Tuesday, 17 July 2007

Self-centered cultures narrow your viewpoint

When I read this title, I thought the article would discuss the effects of self-centeredness in Chinese culture. But no, to my surprise, it found that the US participants displayed self-centeredness.

I have not lived in the U.S. and my experience of US culture has been through American friends and exported U.S. fare. So, I can't speak of any real experience of 'American culture.' However, having been raised by 'Chinese culture' influenced parents, and experienced my own sense of Chinese culture when I lived in Shanghai, China for 3.5 years not too long ago, in my experience, compared with 'Australian culture', 'Chinese culture' is far more self-centered.

The short of the long of it is that there was little or no concept of social nicety, and a high incidence of the 'look after your own and screw everyone else' / 'what's in it for me' mentality... which adds to the lack of social nicety. All exacerbated by the one-child policy which breeds countless overindulged insufferable princes and princesses... and I'm talking about children and adults.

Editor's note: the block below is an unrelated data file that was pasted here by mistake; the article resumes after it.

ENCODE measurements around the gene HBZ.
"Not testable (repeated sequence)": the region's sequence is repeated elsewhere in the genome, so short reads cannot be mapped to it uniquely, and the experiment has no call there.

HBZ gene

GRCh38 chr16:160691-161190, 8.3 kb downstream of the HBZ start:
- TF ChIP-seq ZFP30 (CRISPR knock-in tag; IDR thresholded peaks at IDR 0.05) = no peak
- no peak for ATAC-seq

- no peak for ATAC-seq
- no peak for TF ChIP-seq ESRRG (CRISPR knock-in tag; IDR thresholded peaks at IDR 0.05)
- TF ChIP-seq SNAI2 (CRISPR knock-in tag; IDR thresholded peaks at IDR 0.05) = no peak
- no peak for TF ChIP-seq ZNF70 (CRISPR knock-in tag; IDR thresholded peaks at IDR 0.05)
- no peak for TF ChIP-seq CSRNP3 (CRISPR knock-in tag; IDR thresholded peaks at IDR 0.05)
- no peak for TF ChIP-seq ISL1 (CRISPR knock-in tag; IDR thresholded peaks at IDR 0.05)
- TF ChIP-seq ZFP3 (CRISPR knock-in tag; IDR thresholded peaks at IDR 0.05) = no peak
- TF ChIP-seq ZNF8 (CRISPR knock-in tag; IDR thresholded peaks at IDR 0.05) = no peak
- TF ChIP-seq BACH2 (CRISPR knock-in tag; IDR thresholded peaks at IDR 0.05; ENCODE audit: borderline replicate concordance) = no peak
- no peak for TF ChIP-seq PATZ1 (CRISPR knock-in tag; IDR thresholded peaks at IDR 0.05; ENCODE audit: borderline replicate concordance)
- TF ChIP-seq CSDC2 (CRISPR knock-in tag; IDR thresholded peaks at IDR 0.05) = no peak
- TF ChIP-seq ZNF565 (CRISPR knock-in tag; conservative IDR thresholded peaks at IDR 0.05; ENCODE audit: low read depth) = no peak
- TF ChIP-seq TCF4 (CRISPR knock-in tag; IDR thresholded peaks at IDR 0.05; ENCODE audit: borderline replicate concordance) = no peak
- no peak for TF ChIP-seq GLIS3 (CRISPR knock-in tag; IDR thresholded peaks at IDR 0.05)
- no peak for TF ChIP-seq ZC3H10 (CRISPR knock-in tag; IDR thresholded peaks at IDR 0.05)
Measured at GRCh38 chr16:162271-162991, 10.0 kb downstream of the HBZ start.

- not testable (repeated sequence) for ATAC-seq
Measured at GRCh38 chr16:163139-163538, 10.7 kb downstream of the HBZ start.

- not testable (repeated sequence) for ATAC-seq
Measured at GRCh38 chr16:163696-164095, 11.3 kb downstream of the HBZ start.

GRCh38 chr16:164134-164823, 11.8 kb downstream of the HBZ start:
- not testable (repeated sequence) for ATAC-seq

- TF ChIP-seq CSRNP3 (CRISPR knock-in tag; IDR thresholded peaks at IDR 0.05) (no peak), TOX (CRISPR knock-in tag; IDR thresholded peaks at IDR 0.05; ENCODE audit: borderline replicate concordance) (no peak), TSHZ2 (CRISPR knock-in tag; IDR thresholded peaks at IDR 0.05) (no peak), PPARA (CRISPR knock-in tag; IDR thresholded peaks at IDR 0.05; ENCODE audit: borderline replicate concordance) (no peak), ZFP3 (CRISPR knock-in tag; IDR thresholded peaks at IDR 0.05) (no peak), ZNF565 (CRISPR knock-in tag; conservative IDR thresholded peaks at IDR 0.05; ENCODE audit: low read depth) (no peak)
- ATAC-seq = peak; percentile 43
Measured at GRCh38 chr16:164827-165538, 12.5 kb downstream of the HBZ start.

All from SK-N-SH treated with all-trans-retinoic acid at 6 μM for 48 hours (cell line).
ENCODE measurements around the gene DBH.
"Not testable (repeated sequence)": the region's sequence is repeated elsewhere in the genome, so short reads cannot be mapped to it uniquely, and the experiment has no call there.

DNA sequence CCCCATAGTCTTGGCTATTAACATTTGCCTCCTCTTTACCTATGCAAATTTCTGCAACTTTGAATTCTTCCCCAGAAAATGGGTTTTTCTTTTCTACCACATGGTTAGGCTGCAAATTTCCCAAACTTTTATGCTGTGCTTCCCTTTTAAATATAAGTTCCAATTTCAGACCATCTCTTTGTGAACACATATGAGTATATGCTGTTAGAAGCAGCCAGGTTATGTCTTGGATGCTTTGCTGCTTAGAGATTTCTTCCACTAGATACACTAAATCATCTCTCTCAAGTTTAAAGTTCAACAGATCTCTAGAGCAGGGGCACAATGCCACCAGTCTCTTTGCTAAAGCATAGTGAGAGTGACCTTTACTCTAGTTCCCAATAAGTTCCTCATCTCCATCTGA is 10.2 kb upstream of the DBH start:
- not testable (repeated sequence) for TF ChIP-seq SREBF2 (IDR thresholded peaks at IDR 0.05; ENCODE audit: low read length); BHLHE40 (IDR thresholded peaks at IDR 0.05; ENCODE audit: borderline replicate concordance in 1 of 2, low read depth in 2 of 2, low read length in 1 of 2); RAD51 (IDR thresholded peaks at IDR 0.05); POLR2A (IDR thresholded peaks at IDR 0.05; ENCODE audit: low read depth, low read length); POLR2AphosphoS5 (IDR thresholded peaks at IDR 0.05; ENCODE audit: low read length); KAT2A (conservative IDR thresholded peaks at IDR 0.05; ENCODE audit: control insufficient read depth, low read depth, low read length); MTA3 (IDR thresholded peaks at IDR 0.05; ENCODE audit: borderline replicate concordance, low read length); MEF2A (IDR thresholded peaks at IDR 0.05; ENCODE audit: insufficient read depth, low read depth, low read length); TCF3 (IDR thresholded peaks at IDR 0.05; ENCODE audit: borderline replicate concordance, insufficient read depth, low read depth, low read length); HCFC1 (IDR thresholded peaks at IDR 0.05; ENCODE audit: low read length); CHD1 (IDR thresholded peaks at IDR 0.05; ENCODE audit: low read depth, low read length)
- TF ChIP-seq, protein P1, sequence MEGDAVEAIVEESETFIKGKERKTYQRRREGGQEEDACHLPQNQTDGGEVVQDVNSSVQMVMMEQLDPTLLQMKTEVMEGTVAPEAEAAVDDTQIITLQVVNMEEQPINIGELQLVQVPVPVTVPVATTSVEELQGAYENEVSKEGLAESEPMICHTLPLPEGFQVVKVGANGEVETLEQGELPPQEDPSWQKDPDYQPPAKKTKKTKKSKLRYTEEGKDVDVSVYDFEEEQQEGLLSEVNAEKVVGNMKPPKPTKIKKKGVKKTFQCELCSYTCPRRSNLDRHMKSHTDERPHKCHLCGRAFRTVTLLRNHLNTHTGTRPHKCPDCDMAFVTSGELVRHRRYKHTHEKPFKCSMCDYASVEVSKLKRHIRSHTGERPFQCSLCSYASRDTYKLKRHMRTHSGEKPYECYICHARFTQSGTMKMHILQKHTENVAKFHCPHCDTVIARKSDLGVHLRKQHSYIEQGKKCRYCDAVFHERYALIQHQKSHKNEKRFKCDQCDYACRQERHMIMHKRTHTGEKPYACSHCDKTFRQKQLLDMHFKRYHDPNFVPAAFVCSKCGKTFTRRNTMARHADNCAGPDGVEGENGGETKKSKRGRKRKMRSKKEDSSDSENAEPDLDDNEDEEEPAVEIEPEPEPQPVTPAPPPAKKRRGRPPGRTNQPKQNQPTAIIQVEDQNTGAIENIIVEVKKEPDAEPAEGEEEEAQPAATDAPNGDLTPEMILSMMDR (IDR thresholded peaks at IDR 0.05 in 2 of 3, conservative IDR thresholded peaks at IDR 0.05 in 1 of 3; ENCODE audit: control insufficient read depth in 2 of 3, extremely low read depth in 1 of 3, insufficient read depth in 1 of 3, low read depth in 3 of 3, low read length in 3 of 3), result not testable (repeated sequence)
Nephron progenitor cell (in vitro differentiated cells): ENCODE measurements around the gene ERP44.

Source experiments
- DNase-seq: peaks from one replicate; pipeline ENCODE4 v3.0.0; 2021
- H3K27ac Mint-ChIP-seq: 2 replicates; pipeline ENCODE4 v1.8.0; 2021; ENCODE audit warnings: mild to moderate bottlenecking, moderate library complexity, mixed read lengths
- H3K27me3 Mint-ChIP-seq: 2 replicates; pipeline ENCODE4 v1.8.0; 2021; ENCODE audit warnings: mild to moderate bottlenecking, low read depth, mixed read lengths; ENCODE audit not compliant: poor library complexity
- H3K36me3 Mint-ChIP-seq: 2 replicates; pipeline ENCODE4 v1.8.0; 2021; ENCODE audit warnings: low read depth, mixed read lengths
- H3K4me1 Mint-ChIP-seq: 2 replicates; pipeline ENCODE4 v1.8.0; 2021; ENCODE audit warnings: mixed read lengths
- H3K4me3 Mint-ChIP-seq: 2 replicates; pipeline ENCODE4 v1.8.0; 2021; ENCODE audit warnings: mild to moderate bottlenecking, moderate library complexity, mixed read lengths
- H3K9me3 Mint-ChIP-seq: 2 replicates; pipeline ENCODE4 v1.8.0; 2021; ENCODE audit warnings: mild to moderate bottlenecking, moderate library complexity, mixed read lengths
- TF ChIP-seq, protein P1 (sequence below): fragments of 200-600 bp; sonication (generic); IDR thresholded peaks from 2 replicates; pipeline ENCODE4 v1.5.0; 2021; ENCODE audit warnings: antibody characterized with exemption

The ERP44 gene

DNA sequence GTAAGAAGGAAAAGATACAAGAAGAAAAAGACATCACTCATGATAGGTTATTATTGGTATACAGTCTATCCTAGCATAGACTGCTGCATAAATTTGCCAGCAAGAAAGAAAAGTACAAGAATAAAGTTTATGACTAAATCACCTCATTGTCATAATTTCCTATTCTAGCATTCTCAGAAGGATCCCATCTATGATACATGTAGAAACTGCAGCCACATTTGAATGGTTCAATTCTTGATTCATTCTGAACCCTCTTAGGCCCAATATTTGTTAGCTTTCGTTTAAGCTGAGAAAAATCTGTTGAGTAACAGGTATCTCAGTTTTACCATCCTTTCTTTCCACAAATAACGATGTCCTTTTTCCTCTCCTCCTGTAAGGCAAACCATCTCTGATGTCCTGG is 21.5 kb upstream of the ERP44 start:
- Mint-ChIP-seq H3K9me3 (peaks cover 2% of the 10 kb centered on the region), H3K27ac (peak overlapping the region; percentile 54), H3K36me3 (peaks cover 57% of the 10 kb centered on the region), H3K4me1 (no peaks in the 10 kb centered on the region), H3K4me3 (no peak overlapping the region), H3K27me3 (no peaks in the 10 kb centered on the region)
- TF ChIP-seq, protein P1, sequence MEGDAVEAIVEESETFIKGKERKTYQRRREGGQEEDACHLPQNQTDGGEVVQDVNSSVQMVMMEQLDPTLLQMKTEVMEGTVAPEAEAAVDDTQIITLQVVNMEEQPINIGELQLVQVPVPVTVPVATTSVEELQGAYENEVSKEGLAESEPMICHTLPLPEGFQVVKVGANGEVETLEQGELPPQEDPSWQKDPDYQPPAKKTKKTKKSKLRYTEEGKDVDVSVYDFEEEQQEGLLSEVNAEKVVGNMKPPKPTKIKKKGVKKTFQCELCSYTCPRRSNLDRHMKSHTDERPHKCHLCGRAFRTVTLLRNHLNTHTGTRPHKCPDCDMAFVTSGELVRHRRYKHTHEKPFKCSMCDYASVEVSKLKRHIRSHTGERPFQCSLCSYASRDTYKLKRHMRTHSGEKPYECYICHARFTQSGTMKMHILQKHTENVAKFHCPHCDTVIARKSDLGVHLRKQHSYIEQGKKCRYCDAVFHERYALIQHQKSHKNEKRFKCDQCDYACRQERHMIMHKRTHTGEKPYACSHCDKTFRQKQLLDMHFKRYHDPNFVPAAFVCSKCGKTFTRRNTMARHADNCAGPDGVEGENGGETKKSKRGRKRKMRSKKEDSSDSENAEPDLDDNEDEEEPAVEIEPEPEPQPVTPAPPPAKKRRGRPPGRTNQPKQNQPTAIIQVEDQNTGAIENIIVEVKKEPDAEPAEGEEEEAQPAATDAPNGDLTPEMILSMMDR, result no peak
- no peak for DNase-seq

The article also notes, "Nisbett adds that in some Asian cultures people use less blunt language, making it necessary for them to read between the lines, and imagine the perspective of the individual with whom they are speaking."

I believe that describes the infamous, "No means yes, and yes means no, and sometimes no and yes means maybe... and when I said apples, I really meant oranges... and you really should have been able to read my mind on that".

Article in New Scientist.

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